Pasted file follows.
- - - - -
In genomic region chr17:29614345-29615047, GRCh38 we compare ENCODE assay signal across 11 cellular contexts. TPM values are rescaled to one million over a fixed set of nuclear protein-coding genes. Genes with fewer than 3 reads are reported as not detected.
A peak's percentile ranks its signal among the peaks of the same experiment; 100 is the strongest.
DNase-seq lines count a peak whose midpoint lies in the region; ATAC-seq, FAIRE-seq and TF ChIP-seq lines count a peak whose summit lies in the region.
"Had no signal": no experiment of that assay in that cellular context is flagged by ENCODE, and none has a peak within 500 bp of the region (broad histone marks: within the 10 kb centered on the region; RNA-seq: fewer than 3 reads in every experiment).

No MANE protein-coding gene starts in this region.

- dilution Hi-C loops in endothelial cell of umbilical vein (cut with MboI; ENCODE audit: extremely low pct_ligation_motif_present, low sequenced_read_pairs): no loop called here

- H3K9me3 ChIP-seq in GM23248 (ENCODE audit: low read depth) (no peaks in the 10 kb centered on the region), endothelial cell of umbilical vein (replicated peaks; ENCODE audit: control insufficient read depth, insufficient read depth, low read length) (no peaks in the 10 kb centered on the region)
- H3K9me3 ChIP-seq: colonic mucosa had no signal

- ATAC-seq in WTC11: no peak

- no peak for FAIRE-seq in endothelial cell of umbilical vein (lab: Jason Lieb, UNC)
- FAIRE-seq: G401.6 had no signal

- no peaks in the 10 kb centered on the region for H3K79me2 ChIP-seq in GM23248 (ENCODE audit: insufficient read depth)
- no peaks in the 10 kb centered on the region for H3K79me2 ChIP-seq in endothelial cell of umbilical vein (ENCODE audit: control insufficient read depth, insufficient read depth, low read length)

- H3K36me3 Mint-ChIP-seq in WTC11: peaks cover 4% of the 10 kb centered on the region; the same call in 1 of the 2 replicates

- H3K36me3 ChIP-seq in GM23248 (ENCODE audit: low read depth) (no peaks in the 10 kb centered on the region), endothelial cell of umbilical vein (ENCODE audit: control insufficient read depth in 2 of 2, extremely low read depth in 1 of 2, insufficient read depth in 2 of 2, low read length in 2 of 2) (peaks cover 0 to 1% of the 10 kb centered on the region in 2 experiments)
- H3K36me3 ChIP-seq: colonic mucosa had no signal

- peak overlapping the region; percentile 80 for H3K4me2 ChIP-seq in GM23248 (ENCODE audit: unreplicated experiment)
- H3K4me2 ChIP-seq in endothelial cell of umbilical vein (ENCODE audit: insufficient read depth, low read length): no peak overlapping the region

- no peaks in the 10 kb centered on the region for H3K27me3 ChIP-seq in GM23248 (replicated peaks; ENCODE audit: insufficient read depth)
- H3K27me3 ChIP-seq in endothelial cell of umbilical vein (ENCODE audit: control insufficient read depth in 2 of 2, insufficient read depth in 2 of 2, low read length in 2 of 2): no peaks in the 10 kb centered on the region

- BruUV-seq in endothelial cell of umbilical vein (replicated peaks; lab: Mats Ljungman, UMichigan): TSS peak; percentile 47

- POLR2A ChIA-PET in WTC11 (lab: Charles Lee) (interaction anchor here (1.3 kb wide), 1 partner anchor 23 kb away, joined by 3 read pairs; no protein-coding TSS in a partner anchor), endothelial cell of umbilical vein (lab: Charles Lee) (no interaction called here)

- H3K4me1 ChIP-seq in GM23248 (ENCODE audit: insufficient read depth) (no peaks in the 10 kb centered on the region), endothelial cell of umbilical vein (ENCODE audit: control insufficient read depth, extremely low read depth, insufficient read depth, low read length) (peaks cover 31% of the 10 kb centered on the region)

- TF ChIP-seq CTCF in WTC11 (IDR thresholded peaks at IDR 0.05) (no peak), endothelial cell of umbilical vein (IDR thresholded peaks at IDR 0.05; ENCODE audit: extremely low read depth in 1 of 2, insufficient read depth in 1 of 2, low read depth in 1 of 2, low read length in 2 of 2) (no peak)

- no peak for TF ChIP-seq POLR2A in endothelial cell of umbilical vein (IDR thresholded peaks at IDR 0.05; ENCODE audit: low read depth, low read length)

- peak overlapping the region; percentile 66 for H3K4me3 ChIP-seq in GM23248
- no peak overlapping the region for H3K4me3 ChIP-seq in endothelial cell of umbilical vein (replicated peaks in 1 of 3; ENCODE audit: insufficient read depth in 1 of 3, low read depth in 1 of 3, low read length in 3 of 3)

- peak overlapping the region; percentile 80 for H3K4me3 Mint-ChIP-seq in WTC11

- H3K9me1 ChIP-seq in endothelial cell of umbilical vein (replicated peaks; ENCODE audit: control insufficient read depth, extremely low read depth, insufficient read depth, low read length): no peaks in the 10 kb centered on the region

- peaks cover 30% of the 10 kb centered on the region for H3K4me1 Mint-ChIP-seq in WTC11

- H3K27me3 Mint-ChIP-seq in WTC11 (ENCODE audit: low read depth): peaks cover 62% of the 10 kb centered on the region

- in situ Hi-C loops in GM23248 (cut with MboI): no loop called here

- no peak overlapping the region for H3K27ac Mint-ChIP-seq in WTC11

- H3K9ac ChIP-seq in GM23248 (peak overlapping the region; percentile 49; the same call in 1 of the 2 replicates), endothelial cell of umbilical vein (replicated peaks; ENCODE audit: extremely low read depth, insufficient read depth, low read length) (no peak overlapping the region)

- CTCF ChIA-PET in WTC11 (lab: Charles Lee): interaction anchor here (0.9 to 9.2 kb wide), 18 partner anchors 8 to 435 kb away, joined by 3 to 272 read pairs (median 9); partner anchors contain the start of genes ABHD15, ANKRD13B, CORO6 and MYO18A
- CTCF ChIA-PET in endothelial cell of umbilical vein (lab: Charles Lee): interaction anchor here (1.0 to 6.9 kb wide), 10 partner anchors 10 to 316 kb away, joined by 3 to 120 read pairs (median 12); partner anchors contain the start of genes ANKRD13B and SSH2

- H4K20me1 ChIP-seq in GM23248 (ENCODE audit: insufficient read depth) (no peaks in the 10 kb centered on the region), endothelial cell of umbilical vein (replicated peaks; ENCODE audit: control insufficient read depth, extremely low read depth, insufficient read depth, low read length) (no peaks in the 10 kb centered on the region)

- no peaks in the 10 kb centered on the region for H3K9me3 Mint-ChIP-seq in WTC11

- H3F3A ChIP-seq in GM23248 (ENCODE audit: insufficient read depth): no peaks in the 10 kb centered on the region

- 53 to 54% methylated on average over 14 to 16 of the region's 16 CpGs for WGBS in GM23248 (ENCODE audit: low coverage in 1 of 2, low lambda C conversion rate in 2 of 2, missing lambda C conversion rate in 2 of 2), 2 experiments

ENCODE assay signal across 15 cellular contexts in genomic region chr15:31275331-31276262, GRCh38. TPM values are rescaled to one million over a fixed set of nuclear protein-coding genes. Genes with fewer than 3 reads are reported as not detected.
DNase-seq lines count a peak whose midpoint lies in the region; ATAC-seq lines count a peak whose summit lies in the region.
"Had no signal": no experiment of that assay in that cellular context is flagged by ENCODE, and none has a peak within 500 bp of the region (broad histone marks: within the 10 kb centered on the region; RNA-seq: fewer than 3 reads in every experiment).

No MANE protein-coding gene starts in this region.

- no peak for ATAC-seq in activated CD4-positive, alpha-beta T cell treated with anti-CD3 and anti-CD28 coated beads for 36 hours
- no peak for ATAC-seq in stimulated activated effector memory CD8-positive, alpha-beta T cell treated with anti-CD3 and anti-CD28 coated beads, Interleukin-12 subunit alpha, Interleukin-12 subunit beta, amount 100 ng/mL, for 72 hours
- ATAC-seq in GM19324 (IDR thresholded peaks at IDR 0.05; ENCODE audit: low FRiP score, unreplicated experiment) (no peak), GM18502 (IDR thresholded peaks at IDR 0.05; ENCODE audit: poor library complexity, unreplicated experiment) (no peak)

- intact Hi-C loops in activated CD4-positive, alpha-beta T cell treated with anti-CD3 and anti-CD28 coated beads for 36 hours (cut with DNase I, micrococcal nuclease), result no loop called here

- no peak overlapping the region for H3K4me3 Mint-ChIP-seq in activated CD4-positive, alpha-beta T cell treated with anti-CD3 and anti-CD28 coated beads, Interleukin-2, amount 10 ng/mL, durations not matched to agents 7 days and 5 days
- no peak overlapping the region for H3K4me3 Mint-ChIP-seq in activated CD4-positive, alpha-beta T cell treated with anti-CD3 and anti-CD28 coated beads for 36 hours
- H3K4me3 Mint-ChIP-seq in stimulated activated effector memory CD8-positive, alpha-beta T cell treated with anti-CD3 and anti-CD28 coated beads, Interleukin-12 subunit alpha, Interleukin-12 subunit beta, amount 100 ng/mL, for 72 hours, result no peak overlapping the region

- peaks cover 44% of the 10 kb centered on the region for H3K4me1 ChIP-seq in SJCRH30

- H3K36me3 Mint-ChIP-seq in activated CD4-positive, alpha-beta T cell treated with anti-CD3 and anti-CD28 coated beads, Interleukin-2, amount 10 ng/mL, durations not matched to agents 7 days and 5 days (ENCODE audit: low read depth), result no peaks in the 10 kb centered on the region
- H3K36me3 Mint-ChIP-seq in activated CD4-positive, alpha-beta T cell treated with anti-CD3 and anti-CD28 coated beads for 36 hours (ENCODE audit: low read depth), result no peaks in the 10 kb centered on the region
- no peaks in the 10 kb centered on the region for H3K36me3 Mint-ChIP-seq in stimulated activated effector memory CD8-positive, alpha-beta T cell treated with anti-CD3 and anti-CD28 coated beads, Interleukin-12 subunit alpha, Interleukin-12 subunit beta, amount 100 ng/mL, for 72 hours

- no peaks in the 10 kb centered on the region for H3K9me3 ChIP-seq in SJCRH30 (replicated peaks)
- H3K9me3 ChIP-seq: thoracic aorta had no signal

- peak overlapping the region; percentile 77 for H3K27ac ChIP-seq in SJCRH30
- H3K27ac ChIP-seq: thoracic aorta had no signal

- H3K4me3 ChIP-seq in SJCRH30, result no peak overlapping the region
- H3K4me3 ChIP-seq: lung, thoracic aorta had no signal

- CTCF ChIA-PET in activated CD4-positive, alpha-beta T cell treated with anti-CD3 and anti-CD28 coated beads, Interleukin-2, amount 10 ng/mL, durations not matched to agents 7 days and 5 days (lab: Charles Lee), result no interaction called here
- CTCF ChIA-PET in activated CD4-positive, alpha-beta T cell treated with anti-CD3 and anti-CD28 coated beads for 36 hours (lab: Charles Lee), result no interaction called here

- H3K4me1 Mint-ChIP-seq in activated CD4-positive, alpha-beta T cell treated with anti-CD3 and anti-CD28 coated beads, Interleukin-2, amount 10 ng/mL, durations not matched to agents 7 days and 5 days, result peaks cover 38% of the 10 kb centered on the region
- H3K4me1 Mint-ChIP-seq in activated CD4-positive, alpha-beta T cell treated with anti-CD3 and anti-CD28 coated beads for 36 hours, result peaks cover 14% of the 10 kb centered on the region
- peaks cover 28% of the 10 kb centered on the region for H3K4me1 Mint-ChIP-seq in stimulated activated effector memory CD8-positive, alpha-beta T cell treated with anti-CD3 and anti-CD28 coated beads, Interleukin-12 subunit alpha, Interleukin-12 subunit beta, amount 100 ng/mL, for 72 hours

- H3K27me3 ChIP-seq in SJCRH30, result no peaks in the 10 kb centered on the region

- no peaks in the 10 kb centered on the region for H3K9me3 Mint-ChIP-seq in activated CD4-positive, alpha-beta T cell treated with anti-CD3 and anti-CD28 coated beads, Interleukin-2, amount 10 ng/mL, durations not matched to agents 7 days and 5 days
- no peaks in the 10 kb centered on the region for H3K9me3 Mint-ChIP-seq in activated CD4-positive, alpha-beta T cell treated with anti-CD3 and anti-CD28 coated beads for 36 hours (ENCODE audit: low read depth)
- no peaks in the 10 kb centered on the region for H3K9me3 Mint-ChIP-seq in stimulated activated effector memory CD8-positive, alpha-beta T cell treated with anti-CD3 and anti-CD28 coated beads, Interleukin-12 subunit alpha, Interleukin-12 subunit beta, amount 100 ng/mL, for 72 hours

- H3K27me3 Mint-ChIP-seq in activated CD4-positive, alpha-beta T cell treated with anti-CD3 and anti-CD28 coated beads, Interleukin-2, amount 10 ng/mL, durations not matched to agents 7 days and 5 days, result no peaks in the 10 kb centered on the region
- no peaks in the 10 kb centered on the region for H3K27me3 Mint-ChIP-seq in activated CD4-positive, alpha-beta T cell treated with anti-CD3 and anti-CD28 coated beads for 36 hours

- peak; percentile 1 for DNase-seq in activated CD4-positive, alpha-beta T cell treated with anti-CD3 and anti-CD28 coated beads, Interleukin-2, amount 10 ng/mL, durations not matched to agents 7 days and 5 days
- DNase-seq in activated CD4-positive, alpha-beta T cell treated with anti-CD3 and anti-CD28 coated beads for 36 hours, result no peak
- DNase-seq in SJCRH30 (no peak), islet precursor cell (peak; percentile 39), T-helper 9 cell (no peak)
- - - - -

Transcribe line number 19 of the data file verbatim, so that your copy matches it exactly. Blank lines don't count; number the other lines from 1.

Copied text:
- no peaks in the 10 kb centered on the region for H3K27me3 ChIP-seq in GM23248 (replicated peaks; ENCODE audit: insufficient read depth)